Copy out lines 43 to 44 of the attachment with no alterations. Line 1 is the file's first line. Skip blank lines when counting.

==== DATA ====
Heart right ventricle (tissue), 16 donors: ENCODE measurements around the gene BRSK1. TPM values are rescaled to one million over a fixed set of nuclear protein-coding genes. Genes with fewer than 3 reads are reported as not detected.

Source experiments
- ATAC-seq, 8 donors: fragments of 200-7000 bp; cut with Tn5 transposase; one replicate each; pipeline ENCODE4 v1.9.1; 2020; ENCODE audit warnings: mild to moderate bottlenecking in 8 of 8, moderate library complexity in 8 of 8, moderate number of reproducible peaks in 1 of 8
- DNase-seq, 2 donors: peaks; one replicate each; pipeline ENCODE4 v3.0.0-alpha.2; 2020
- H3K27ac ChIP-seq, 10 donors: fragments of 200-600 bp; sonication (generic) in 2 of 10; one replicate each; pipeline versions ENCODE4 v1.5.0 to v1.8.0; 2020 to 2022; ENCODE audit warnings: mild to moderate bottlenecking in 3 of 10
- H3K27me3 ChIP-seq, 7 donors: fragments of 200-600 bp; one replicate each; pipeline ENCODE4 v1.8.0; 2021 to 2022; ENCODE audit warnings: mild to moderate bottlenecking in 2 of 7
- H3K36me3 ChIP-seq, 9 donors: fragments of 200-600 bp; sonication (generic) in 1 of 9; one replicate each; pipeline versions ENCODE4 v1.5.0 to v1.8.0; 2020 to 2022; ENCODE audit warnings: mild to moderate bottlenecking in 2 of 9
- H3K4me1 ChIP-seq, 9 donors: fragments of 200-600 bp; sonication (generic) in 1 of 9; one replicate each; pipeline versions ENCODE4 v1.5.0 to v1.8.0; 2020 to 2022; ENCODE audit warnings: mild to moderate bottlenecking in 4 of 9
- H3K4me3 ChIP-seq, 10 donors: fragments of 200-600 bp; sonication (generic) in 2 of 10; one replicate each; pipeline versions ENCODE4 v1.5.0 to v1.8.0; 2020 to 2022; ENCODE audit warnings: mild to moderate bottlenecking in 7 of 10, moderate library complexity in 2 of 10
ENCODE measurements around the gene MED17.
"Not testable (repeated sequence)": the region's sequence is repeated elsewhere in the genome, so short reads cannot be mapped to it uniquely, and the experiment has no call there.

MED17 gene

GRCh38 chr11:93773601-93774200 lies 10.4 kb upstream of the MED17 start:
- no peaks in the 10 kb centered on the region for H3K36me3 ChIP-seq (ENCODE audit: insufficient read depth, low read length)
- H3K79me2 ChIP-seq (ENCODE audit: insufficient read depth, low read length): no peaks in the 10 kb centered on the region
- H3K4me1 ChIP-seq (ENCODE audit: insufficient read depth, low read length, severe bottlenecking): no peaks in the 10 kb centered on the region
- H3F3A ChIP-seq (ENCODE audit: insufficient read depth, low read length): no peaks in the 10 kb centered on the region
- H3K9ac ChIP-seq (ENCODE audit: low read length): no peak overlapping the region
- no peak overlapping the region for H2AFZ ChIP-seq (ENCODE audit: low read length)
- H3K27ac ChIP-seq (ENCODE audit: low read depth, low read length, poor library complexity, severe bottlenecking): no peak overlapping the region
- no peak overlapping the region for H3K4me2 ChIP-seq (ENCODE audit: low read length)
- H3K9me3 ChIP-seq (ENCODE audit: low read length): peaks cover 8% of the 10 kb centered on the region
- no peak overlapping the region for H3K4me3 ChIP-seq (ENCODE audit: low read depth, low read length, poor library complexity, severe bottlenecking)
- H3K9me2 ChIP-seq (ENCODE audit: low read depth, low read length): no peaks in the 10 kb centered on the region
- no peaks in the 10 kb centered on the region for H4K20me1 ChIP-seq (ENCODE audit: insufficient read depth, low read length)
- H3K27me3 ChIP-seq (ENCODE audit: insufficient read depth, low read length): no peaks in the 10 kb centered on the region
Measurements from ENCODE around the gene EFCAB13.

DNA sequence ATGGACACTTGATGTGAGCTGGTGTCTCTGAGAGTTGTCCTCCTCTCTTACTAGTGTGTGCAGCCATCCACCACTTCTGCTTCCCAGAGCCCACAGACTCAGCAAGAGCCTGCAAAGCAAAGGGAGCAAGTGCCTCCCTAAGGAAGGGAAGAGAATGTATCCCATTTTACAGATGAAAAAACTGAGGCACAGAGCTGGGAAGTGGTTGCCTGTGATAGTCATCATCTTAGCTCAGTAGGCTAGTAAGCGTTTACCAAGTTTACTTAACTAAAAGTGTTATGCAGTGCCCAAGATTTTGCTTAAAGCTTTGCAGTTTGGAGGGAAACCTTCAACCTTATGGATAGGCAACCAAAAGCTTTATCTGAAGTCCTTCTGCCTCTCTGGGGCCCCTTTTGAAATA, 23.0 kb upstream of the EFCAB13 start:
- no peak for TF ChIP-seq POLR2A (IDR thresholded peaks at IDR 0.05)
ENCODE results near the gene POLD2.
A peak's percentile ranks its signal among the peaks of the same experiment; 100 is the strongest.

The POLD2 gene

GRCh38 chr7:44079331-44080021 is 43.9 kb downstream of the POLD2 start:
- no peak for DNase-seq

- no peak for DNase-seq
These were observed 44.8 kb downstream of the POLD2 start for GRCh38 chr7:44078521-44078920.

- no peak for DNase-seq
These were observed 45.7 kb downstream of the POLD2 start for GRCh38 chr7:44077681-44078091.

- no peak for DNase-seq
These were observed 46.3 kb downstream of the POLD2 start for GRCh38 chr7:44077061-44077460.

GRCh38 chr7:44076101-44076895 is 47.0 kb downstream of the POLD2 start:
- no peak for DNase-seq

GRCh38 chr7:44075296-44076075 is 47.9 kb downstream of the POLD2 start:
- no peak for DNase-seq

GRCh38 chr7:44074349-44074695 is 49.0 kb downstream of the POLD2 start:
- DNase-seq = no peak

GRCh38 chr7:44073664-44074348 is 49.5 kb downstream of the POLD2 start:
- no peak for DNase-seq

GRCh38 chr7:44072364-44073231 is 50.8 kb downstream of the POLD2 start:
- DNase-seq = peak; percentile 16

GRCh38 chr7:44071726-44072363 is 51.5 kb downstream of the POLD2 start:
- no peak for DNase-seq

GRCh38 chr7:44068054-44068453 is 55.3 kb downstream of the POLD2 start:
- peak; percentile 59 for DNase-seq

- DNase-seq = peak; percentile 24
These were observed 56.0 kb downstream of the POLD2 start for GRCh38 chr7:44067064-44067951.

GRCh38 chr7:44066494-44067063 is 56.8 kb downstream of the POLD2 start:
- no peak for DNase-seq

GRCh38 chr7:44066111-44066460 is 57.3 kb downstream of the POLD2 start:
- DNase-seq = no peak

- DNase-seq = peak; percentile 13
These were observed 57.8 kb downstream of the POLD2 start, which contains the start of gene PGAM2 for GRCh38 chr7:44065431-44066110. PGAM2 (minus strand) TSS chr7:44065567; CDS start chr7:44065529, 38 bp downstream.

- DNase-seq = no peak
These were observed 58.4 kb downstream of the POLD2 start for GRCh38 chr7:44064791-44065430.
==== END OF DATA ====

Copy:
GRCh38 chr7:44075296-44076075 is 47.9 kb downstream of the POLD2 start:
- no peak for DNase-seq